DTB: Vol 21, No 1: January - March 2013

Drugs and QT interval prolongation

The long QT syndrome is a heart disorder characterized by a prolonged QT interval. The origin may be hereditary or caused by certain medications.
Clinical manifestations may present with a syncope, dizziness, polymorphic ventricular tachycardia otherwise known as Torsade de Pointes, which may end spontaneously, though in some cases can produce ventricular fibrillation and be associated with sudden death of cardiac origin. The capacity to prolong the QT interval is measured to evaluate the risk a drug may have to produce TdP, although the correlation is not well established. The incidence of drug related TdP is low. However, the incidence can increase in cases where a drug that prolongs the QT interval is prescribed to a patient with predisposing factors. This article offers recommendations to reduce the incidence of this proarrhyhtmia.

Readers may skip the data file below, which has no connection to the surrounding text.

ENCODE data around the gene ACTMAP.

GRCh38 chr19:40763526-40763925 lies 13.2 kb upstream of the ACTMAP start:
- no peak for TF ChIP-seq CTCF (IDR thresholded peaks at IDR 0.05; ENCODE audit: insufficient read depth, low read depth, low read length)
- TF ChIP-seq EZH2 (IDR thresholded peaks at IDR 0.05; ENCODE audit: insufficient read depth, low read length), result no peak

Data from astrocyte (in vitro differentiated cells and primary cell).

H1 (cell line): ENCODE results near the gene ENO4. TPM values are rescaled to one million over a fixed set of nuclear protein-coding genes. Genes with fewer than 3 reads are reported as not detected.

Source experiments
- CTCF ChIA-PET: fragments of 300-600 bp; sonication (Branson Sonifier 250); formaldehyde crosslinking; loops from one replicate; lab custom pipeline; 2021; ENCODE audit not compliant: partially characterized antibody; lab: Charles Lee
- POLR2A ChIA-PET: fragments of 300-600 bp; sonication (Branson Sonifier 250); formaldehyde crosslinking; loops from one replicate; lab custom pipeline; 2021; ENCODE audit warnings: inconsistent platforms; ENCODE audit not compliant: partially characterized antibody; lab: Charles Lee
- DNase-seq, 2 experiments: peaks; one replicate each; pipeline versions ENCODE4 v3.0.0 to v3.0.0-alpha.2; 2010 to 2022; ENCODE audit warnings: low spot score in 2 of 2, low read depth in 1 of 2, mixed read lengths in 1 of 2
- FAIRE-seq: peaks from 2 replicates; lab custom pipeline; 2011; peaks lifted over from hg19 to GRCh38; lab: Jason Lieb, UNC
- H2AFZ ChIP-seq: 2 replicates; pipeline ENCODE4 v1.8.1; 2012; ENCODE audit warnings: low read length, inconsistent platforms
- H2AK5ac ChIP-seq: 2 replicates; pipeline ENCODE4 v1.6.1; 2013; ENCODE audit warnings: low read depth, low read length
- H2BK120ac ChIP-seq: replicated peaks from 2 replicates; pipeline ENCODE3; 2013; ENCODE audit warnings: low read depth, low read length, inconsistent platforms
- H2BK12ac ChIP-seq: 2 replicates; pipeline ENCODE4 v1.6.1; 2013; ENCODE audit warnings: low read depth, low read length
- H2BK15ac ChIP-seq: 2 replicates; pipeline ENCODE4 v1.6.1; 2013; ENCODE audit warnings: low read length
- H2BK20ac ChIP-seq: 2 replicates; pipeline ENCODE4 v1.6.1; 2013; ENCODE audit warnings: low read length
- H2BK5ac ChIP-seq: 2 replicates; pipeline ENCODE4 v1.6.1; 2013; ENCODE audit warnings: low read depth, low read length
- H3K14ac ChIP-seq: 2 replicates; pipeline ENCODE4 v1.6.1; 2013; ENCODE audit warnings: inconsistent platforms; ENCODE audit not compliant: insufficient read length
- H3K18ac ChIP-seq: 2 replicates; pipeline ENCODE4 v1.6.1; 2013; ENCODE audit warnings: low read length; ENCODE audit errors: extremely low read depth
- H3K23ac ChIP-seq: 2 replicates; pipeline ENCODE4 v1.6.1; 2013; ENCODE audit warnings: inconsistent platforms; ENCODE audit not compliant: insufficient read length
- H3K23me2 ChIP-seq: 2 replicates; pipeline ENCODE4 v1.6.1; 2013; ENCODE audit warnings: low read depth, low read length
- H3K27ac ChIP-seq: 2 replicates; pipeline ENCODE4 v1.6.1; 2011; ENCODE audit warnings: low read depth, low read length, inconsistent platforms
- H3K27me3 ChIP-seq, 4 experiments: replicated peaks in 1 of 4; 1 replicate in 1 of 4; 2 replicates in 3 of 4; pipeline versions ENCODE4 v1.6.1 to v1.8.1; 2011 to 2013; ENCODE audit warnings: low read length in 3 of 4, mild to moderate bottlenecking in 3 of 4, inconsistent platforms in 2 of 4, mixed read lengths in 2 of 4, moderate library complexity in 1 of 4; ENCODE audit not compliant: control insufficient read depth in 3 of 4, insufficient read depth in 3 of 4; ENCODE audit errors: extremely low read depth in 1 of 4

• Conchi Celaya. Pharmacist. Drug Prescribing Service. Navarre Health Service, Spain
  • Javier Martínez-Basterra. Cardiologist. Navarre Hospital Complex. Navarre Health Service, Spain
Responsive Image